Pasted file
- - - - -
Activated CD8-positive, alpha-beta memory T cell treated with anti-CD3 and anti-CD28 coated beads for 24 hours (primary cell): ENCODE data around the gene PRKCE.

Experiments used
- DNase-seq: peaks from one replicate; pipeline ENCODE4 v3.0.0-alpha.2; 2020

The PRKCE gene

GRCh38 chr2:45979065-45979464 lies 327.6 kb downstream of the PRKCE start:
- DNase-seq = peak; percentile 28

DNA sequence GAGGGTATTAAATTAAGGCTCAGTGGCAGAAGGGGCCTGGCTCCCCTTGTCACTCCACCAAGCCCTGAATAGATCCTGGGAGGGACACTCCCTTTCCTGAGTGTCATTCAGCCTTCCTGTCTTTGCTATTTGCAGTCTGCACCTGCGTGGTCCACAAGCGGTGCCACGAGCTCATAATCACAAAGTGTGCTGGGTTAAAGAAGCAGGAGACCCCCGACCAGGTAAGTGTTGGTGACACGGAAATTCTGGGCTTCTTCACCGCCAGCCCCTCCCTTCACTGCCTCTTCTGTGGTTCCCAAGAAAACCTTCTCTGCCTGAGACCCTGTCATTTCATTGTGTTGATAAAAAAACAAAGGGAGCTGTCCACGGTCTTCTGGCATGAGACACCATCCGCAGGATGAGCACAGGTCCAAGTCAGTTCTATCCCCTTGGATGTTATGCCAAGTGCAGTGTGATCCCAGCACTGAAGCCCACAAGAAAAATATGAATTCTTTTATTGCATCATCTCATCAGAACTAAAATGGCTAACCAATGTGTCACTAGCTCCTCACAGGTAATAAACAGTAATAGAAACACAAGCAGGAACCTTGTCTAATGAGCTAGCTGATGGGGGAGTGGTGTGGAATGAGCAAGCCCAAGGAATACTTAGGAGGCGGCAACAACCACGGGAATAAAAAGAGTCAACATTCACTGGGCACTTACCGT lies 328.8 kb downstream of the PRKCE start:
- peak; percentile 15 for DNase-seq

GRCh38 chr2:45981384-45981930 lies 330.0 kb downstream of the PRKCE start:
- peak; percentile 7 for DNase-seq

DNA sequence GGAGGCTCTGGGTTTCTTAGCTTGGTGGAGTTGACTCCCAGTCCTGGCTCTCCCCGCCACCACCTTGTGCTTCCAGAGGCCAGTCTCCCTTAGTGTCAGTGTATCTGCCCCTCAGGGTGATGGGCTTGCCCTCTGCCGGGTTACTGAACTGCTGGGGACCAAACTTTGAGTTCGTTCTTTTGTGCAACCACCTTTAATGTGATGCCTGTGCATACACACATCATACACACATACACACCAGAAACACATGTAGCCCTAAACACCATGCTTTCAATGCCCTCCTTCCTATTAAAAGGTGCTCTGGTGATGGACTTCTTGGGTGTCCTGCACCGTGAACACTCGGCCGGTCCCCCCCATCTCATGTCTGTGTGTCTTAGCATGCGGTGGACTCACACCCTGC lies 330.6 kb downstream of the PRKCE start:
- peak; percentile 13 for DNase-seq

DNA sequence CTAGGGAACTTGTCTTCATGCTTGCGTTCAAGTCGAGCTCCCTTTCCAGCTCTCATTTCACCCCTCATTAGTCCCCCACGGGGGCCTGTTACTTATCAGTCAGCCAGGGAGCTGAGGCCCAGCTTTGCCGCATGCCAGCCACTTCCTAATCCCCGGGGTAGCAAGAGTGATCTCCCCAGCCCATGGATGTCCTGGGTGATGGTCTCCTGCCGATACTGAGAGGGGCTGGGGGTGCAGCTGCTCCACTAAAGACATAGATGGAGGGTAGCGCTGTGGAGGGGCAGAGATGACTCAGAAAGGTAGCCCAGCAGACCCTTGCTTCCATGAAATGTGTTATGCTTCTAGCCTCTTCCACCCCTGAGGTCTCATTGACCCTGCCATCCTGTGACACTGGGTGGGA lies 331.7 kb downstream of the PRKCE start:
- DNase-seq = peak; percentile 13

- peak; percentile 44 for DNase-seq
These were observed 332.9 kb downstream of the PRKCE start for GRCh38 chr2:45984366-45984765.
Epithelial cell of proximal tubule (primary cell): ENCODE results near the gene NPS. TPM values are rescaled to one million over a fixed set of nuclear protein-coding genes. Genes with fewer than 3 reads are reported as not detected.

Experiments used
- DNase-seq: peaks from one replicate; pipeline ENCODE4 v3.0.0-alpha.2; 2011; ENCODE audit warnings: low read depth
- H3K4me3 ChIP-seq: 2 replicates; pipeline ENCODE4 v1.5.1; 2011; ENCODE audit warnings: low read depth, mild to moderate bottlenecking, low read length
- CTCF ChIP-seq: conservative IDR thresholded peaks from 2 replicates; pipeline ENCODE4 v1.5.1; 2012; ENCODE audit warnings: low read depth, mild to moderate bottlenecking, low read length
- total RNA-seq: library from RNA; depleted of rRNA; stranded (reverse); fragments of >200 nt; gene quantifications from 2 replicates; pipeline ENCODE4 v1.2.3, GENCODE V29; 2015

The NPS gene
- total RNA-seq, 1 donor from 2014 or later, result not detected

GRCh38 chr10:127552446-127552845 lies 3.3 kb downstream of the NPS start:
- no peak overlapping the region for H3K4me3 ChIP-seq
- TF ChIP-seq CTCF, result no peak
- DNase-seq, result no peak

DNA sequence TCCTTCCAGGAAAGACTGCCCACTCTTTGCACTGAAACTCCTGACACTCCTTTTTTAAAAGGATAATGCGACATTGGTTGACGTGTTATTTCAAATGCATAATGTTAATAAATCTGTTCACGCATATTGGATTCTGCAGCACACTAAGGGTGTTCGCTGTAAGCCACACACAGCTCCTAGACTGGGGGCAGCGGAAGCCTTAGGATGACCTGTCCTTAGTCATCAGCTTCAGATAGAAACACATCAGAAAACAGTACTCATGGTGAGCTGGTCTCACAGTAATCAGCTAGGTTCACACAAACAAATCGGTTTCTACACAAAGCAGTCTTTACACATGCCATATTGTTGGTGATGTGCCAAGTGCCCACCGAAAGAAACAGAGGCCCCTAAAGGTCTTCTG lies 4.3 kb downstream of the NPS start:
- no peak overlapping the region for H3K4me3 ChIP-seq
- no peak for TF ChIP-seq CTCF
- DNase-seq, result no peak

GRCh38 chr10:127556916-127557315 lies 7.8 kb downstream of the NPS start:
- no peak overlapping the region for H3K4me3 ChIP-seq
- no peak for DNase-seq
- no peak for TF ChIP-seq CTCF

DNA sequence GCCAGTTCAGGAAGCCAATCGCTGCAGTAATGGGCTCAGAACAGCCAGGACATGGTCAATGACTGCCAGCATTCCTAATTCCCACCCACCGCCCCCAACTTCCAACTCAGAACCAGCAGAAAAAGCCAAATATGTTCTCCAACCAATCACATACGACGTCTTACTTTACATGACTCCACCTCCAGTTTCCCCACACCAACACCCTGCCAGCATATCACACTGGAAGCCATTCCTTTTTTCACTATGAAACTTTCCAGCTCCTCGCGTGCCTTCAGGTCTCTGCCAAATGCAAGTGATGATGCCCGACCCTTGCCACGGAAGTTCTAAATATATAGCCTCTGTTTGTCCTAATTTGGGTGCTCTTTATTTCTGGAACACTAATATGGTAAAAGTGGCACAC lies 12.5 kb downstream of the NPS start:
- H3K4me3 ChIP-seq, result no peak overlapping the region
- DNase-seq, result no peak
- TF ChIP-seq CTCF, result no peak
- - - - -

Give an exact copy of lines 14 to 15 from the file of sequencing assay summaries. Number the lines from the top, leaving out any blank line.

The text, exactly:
- DNase-seq = peak; percentile 13

- peak; percentile 44 for DNase-seq